Mindful eating involves paying attention to what and how individuals eat, helping to become more aware of the body’s natural hunger and satisfaction cues. The process can help individuals become aware of the reasons behind their hunger and help to reduce cravings, control portion sizes, and develop long-term healthy eating habits.
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It’s easy to rush through meals and snacks without pausing to enjoy the experience while refueling the body. Like meditation, individuals focus on what they are eating, how it smells, tastes, and the bodily sensations experienced. It is a way of checking in with the mind and body throughout a meal or snack. Mindful eating puts the individual in touch:
Individuals do not have to go all-in but can adopt some principles of slowing down and tuning into the body to improve health. Benefits include:
Mindful or intuitive eating has been shown to improve:
Cherpak, Christine E. “Mindful Eating: A Review Of How The Stress-Digestion-Mindfulness Triad May Modulate And Improve Gastrointestinal And Digestive Function.” Integrative medicine (Encinitas, Calif.) vol. 18,4 (2019): 48-53.
Espel-Huynh, H M et al. “A narrative review of the construct of hedonic hunger and its measurement by the Power of Food Scale.” Obesity science & practice vol. 4,3 238-249. 28 Feb. 2018, doi:10.1002/osp4.161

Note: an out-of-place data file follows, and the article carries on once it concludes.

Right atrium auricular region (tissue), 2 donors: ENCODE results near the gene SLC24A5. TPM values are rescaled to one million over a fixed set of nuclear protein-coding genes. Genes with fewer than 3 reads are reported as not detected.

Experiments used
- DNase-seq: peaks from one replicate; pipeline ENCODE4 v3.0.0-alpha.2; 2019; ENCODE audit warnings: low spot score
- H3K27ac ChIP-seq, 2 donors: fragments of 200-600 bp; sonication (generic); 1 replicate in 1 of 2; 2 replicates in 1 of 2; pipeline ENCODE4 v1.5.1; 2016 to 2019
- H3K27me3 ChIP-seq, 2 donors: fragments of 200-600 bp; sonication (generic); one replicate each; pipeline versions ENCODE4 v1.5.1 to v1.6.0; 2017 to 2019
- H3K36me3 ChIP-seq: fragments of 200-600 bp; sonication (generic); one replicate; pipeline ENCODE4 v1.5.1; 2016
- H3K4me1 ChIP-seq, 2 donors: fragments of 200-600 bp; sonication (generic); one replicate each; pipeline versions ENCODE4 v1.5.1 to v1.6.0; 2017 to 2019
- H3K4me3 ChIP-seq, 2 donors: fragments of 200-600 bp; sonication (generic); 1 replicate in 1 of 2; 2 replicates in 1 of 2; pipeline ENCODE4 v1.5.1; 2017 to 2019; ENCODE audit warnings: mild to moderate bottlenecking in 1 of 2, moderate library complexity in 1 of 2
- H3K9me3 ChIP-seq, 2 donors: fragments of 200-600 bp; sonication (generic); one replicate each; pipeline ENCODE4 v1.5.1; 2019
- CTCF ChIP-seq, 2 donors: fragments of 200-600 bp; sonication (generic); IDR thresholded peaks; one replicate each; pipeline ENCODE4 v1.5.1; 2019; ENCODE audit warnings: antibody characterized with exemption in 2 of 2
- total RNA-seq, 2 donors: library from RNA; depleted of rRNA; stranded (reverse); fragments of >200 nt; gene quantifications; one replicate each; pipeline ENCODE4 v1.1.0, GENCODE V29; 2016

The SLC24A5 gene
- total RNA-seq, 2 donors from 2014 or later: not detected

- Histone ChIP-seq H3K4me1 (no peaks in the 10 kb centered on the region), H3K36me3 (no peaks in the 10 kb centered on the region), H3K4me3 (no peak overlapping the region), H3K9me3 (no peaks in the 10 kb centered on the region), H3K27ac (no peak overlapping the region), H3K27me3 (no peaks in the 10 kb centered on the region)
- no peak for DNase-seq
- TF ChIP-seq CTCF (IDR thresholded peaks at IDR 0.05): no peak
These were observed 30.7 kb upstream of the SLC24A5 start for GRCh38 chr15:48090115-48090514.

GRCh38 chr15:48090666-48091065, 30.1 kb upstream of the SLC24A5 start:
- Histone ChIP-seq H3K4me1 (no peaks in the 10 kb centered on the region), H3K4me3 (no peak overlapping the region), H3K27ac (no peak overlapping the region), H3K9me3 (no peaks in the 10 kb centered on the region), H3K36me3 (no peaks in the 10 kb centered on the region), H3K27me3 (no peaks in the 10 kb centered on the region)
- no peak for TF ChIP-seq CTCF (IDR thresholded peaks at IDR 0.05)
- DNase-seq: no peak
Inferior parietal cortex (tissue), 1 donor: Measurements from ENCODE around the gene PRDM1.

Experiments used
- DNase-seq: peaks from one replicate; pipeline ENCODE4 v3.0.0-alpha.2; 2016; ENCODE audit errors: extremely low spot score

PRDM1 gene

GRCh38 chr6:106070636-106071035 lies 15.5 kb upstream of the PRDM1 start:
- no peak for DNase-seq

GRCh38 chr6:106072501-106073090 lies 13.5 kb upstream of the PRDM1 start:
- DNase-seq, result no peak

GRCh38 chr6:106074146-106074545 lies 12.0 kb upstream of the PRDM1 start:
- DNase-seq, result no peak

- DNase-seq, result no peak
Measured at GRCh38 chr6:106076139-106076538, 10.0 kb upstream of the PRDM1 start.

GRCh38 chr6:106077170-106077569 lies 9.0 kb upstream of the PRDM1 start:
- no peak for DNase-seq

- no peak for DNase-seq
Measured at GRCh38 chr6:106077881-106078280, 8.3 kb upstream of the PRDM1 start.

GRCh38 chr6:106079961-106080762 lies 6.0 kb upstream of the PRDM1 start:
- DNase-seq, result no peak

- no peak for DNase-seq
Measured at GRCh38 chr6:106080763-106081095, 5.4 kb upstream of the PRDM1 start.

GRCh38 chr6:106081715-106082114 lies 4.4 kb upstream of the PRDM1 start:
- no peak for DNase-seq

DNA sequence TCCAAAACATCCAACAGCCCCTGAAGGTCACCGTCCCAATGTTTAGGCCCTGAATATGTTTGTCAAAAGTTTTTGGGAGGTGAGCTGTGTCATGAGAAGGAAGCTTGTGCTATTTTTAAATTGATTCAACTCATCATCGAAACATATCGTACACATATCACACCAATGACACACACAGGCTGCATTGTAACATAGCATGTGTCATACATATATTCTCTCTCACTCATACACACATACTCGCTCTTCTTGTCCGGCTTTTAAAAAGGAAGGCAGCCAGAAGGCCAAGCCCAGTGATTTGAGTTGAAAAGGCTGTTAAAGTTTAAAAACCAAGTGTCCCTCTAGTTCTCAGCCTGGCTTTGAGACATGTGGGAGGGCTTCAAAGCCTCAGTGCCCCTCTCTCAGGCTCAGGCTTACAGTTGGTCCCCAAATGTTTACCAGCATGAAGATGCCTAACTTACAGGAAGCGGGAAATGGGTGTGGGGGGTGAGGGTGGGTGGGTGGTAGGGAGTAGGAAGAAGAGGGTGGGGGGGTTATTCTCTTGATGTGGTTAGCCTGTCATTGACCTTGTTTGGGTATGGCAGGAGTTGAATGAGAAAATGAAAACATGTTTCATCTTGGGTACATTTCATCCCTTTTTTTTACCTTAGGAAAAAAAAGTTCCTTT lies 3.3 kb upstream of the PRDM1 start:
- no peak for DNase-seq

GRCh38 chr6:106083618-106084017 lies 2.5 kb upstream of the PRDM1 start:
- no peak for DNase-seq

Grider, Hannah S et al. “The Influence of Mindful Eating and/or Intuitive Eating Approaches on Dietary Intake: A Systematic Review.” Journal of the Academy of Nutrition and Dietetics vol. 121,4 (2021): 709-727.e1. doi:10.1016/j.jand.2020.10.019
Hendrickson, Kelsie L, and Erin B Rasmussen. “Mindful eating reduces impulsive food choice in adolescents and adults.” Health psychology: official journal of the Division of Health Psychology, American Psychological Association vol. 36,3 (2017): 226-235. doi:10.1037/hea0000440
Morillo Sarto, Hector, et al. “Efficacy of a mindful-eating program to reduce emotional eating in patients suffering from overweight or obesity in primary care settings: a cluster-randomized trial protocol.” BMJ open vol. 9,11 e031327. 21 Nov. 2019, doi:10.1136/bmjopen-2019-031327
Nelson, Joseph B. “Mindful Eating: The Art of Presence While You Eat.” Diabetes spectrum: a publication of the American Diabetes Association vol. 30,3 (2017): 171-174. doi:10.2337/ds17-0015
Warren, Janet M et al. “A structured literature review on the role of mindfulness, mindful eating and intuitive eating in changing eating behaviors: effectiveness and associated potential mechanisms.” Nutrition research reviews vol. 30,2 (2017): 272-283. doi:10.1017/S0954422417000154
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